On 17 April 1926, Joseph A. West died. He is buried, along with other family members, in the Ogden City Cemetery in Utah.

Of Mr. West, it was said that, “Anyone meeting Joseph A. West face to face would know at once that he is an individual embodying the elements of what in this country we term a "square" man--one in whom to have confidence, a dependable man in any relation and any emergency. His quietude of deportment, his easy dignity, his frankness and cordiality of address, with a total absence of anything sinister or anything to conceal, foretoken a man who is ready to meet any obligation of life with the confidence and courage that come of conscious personal ability, right conception of things and an habitual regard for what is best in the exercise of human activities.” (Noble Warrum, ed, Utah Since Statehood, Volumes 1-4, Chicago, IL, USA and Salt Lake City, UT, USA: S. J. Clarke Publishing Co., 1919.)

Monday, December 1, 2008

Place of burial for each wife

Where was each wife buried? A simple question. A question not easily answered, but here goes. Thanks to others who have researched this West family, we are almost done with finding the answer to the question about place of burial. Only TWO burial places remain unknown. With eight out of ten wives being buried in the Ogden City Cemetery, I thought it would be nice to add a link to the online search option for the cemetery. When you find the one you want, the map that's provided will show you exactly where the person was buried. Print out the map so you can see the place of burial when you join us at the West family reunion next May 2009 !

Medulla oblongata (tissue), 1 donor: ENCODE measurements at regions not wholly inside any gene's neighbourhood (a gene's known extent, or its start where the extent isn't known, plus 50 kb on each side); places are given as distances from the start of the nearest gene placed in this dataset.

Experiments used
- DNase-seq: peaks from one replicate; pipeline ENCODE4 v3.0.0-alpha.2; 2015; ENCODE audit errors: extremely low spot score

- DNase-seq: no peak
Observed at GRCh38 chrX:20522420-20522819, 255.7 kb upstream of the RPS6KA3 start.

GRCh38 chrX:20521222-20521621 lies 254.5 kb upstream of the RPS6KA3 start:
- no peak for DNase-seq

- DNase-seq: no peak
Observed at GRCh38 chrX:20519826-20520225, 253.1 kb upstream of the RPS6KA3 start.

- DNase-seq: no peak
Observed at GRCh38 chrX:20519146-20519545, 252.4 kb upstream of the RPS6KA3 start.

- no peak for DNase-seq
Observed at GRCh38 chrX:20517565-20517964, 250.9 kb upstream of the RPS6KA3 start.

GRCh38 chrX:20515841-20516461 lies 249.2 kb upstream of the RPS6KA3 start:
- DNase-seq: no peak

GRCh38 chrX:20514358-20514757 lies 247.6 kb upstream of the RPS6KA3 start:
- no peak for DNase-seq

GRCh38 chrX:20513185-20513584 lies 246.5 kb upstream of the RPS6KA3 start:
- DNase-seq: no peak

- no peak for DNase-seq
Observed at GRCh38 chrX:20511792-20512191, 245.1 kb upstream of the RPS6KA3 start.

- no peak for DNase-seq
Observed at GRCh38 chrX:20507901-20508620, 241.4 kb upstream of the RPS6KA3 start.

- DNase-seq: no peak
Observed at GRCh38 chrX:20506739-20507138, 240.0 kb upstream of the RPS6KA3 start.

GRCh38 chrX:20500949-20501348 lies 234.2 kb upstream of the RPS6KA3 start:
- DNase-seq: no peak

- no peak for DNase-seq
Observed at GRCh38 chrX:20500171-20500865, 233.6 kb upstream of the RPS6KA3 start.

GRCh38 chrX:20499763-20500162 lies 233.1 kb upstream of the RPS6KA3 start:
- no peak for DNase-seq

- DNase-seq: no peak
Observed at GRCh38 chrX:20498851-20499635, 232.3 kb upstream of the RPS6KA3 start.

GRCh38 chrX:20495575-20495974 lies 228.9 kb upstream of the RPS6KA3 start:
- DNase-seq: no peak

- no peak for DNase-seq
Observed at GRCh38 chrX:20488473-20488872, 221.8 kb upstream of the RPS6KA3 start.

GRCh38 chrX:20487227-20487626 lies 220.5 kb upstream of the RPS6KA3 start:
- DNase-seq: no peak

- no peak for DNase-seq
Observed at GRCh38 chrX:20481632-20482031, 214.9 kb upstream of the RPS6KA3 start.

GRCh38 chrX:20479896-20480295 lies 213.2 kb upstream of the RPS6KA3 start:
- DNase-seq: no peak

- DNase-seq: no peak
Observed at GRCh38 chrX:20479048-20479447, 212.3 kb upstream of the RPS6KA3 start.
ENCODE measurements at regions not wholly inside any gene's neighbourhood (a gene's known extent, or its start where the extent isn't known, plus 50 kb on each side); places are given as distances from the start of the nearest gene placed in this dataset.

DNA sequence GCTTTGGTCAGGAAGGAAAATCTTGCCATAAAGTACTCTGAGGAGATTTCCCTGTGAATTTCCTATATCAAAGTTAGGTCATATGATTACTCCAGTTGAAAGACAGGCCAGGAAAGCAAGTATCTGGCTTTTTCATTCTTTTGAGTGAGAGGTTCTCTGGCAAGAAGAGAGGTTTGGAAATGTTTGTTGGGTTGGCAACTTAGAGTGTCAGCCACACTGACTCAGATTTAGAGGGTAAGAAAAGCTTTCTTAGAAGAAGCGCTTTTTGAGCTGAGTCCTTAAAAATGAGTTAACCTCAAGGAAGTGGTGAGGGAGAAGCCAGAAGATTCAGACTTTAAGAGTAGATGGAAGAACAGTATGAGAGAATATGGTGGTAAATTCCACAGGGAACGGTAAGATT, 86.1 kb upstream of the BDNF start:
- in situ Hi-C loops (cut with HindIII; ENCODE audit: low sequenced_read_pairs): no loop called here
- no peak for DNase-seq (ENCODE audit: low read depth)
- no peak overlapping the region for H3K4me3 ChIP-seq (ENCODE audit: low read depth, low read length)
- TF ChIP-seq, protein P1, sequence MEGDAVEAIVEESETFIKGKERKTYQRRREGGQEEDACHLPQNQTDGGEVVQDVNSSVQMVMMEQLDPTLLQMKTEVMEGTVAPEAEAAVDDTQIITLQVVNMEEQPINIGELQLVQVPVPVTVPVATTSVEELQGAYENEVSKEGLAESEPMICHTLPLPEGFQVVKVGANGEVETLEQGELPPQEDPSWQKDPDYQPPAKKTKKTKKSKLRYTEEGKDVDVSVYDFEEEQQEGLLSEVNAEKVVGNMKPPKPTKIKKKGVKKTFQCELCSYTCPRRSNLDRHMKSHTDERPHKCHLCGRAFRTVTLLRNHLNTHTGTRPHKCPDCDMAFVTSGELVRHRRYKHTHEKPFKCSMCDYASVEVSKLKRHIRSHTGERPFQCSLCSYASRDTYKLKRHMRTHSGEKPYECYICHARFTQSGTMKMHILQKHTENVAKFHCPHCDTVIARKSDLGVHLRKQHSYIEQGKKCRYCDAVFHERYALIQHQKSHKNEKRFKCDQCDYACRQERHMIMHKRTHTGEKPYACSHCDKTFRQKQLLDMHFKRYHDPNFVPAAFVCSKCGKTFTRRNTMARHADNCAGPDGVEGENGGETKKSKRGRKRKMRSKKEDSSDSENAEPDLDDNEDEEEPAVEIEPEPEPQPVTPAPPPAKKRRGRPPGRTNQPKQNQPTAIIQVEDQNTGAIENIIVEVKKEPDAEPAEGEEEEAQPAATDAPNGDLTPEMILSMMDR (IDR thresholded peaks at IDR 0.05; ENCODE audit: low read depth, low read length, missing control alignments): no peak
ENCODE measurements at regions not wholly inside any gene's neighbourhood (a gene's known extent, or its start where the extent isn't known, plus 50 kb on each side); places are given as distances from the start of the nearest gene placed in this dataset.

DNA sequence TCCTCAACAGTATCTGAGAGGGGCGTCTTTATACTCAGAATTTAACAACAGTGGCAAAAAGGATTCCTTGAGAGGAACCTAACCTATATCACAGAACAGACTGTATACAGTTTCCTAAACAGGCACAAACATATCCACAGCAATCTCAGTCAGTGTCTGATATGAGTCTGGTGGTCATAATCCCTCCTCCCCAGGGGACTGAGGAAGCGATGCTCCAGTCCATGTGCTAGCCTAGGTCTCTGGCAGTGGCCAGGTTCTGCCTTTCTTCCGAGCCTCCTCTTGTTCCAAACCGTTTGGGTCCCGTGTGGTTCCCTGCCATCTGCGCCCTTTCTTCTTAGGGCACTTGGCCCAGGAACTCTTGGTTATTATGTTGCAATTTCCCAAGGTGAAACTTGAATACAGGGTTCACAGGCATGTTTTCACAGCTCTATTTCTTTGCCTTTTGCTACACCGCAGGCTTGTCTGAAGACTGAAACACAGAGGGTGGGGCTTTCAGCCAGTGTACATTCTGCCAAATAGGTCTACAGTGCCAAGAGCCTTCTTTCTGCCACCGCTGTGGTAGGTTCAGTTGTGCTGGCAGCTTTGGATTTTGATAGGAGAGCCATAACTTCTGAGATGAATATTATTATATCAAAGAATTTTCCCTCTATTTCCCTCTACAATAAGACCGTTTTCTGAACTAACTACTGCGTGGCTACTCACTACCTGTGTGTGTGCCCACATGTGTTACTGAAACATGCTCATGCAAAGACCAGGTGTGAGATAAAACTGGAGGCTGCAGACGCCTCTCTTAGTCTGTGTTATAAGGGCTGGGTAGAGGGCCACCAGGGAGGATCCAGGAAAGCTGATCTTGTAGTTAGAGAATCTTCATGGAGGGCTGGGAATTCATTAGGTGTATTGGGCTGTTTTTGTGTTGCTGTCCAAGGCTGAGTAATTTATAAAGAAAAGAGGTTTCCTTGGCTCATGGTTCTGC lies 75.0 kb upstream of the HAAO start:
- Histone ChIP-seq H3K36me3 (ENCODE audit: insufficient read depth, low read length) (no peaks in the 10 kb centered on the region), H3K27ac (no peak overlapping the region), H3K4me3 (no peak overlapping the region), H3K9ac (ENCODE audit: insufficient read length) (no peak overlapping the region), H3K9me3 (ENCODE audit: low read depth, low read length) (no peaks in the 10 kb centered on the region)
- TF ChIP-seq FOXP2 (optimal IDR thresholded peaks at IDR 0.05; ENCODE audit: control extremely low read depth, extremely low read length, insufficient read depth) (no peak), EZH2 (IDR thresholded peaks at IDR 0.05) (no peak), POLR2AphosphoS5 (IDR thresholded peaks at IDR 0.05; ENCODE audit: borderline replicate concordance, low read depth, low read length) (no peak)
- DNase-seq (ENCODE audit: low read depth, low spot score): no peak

Mary Hoagland
  • Ogden City Cemetery, Plat A, Block 5, Lot 21
Mary Ann Covington Stratton
  • Ogden City Cemetery, Plat A, Block 7, Lot 12-5W
Sarah Elizabeth Covington
  • Ogden City Cemetery, Plat D, Block 7, Lot 12-4W
Martha Joiner
Jeanette Nicol Gibson
  • Ogden City Cemetery, Plat A, Block 5, Lot 21
Adaline Amanda Wright
Angeline Almeda Shurtliff
Mary Ann Covington (buried as Mary Ann Ross)